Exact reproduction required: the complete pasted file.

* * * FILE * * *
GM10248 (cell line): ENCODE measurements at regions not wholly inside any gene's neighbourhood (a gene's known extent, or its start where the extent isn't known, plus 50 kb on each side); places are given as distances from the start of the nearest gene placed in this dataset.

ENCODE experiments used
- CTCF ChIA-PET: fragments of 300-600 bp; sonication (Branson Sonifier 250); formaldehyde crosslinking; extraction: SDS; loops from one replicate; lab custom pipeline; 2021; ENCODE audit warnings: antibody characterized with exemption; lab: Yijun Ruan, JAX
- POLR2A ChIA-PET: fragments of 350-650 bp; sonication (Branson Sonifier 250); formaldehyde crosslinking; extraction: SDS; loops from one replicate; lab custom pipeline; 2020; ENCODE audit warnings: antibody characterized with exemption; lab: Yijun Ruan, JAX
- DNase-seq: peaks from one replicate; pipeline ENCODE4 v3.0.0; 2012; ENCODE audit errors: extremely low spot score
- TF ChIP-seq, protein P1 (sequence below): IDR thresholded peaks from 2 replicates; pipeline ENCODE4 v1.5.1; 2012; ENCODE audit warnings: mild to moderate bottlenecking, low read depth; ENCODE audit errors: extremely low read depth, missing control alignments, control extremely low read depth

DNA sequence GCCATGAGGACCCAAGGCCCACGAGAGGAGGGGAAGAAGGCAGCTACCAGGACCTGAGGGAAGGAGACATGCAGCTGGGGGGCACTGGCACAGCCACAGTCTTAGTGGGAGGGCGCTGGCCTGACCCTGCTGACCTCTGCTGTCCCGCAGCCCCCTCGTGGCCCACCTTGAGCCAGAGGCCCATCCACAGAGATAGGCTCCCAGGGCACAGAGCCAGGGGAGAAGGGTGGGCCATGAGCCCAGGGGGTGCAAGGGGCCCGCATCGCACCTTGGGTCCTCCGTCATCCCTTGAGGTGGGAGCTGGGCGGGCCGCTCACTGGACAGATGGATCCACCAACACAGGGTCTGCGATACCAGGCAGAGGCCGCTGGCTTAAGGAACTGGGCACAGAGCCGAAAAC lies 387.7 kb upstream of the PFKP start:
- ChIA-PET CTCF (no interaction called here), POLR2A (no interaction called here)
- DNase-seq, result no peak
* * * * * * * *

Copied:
GM10248 (cell line): ENCODE measurements at regions not wholly inside any gene's neighbourhood (a gene's known extent, or its start where the extent isn't known, plus 50 kb on each side); places are given as distances from the start of the nearest gene placed in this dataset.

ENCODE experiments used
- CTCF ChIA-PET: fragments of 300-600 bp; sonication (Branson Sonifier 250); formaldehyde crosslinking; extraction: SDS; loops from one replicate; lab custom pipeline; 2021; ENCODE audit warnings: antibody characterized with exemption; lab: Yijun Ruan, JAX
- POLR2A ChIA-PET: fragments of 350-650 bp; sonication (Branson Sonifier 250); formaldehyde crosslinking; extraction: SDS; loops from one replicate; lab custom pipeline; 2020; ENCODE audit warnings: antibody characterized with exemption; lab: Yijun Ruan, JAX
- DNase-seq: peaks from one replicate; pipeline ENCODE4 v3.0.0; 2012; ENCODE audit errors: extremely low spot score
- TF ChIP-seq, protein P1 (sequence below): IDR thresholded peaks from 2 replicates; pipeline ENCODE4 v1.5.1; 2012; ENCODE audit warnings: mild to moderate bottlenecking, low read depth; ENCODE audit errors: extremely low read depth, missing control alignments, control extremely low read depth

DNA sequence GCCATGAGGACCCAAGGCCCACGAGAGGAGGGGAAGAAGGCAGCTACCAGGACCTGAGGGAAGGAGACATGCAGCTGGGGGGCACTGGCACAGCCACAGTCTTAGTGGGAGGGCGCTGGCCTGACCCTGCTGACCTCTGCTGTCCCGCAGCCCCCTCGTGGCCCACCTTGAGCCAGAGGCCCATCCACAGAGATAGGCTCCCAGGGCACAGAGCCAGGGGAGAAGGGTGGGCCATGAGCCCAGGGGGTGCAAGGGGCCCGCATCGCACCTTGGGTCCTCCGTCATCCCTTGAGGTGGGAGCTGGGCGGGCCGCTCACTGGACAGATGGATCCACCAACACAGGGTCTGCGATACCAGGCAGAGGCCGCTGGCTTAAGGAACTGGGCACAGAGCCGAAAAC lies 387.7 kb upstream of the PFKP start:
- ChIA-PET CTCF (no interaction called here), POLR2A (no interaction called here)
- DNase-seq, result no peak